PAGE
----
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Sensitive Skin

What Creams for Baby Eczema Do Dermatologists Recommend?

by California Baby

Deciphering the best treatment for baby eczema amongst a grab bag of methods from traditional medicine to dermatologists is a head-scratcher for parents everywhere. Baby’s skin is too sensitive to undergo trial after trial of different eczema creams to find out which one works best — especially when all too many creams for baby eczema include impurities that do more harm than good. So what do dermatologists recommend for baby eczema? Some of it might surprise you...

What dermatologists are saying

Most dermatologists will recommend a multi-pronged strategy that includes consistent bathing and moisturizing, managing triggers and medication, usually corticosteroids. The standard of care in Western medicine is to prescribe a topical steroid. Although this works in the heat of the moment, it’s not a long-term solution. 

Steroids are meant to suppress the immune response and calm inflammation temporarily, not cure the root causes of eczema. The keyword there is temporarily. You need ever-stronger steroids to address each new flare-up because eczema often comes back worse than before when the steroid treatment runs out. We’ve heard case-after-case of this from parents who turned to California Baby's steroid-free creams for baby eczema after growing exasperated with their little one’s ever-worsening eczema flare-ups post steroid use. Likewise, the other symptoms that can accompany eczema stick around, like respiratory allergies and gastrointestinal issues, because steroids don’t address the underlying conditions.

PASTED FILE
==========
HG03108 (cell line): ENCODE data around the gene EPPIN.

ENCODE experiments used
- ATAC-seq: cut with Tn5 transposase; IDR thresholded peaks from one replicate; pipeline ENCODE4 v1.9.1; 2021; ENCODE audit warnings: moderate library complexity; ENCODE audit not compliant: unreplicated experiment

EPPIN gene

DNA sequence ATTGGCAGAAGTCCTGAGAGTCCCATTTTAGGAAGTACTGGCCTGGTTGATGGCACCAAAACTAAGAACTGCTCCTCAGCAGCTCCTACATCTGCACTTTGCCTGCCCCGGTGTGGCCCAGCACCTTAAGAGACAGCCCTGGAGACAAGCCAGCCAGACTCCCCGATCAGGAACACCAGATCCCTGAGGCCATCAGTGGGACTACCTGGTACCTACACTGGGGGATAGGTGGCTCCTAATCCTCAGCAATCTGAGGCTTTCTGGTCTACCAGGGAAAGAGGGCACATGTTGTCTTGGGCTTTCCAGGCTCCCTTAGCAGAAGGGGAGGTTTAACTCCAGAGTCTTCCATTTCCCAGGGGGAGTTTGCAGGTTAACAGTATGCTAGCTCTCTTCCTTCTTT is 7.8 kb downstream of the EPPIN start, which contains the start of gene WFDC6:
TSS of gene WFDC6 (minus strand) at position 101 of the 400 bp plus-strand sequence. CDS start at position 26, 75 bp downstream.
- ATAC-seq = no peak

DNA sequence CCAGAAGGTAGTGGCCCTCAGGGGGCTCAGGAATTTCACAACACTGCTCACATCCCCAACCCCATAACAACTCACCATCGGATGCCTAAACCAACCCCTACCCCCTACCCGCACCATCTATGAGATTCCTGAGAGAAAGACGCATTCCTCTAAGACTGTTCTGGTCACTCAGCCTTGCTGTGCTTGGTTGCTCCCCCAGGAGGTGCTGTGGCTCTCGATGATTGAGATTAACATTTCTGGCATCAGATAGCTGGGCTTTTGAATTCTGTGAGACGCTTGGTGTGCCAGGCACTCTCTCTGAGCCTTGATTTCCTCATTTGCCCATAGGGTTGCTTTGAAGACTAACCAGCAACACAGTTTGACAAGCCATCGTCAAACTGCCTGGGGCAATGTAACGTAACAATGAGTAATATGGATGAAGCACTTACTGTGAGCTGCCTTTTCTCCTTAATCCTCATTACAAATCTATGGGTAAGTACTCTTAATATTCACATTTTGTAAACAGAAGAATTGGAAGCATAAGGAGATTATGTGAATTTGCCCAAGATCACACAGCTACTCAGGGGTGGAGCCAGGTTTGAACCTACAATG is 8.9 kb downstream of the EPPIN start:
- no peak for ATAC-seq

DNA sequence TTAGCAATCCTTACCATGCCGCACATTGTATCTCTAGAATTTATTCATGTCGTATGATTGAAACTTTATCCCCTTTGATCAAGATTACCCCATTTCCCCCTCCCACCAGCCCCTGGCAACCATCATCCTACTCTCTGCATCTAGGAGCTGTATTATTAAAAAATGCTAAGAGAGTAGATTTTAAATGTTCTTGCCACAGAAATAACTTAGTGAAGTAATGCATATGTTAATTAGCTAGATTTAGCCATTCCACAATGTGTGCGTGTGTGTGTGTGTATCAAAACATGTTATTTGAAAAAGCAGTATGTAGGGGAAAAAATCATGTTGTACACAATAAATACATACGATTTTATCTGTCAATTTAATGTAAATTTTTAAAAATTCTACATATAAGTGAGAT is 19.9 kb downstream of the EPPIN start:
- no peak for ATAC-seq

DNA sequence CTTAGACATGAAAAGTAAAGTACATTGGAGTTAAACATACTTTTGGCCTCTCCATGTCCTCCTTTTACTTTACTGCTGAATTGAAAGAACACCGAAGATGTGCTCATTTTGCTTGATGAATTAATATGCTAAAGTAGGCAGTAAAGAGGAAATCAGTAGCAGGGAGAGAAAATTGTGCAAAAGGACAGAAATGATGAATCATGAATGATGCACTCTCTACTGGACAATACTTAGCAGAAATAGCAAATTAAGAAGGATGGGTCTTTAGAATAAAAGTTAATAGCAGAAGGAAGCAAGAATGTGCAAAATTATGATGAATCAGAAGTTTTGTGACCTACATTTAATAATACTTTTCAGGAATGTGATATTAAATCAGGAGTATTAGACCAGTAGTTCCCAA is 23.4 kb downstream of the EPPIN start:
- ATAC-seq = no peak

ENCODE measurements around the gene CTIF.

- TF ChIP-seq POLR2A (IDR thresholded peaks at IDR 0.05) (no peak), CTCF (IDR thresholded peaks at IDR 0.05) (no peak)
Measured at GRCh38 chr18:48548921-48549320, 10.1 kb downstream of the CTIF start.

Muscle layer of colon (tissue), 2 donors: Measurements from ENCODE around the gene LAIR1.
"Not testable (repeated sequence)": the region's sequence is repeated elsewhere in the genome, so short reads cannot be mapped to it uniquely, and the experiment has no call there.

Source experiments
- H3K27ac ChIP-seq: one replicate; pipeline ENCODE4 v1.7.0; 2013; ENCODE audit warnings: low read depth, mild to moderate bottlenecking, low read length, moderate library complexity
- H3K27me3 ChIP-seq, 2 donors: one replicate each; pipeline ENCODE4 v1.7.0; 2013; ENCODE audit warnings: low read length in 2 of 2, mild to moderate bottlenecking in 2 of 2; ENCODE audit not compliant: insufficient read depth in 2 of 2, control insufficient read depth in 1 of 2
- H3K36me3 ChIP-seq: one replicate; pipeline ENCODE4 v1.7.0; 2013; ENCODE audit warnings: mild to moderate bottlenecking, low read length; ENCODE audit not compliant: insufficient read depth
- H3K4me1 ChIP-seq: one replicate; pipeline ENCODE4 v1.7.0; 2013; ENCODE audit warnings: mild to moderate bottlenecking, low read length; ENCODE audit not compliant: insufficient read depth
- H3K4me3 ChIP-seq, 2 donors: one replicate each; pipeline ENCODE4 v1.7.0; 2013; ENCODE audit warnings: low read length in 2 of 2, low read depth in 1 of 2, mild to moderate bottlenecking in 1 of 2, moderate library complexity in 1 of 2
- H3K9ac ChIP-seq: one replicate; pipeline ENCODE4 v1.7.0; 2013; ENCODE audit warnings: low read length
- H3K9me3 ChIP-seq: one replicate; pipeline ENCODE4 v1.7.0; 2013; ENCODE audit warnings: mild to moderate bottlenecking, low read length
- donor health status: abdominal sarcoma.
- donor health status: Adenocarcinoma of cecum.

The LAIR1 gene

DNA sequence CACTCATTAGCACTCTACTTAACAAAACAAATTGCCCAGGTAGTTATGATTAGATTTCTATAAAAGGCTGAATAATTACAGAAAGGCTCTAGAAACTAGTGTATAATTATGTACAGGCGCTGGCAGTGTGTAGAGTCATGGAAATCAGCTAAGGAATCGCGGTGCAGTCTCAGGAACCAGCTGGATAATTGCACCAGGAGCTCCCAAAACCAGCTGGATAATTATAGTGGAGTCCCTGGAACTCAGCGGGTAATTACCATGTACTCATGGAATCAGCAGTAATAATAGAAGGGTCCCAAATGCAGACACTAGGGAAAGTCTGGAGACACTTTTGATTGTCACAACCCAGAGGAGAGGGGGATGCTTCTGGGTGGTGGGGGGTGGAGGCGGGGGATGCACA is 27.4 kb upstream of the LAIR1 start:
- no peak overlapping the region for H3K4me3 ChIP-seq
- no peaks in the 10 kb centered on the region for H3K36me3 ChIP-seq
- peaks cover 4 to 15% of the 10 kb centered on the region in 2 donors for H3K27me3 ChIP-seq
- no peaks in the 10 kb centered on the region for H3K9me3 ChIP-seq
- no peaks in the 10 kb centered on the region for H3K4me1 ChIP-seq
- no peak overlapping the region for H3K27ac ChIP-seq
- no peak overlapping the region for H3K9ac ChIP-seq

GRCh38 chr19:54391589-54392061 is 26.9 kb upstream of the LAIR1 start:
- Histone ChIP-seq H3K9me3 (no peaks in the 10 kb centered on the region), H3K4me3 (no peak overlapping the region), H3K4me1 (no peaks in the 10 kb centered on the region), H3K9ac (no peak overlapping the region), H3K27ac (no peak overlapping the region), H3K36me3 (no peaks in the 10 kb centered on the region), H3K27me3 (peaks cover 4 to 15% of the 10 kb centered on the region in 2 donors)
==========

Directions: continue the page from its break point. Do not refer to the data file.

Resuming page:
Traditional dermatologists also advise against diet change even if a food allergy is thought to have provoked the eczema. According to the American Academy of Dermatology (AAD), removing suspected food allergens can reduce the intake of vitamins and nutrients that your baby’s body needs. Unfortunately, with 30% of eczema cases being diet-related, refusal to look into what your baby eats may lead to chronic and worsening eczema. We believe you can address your baby’s potential food allergies and eczema triggers in a way that’s safe, healthy and effective when you take an integrative approach.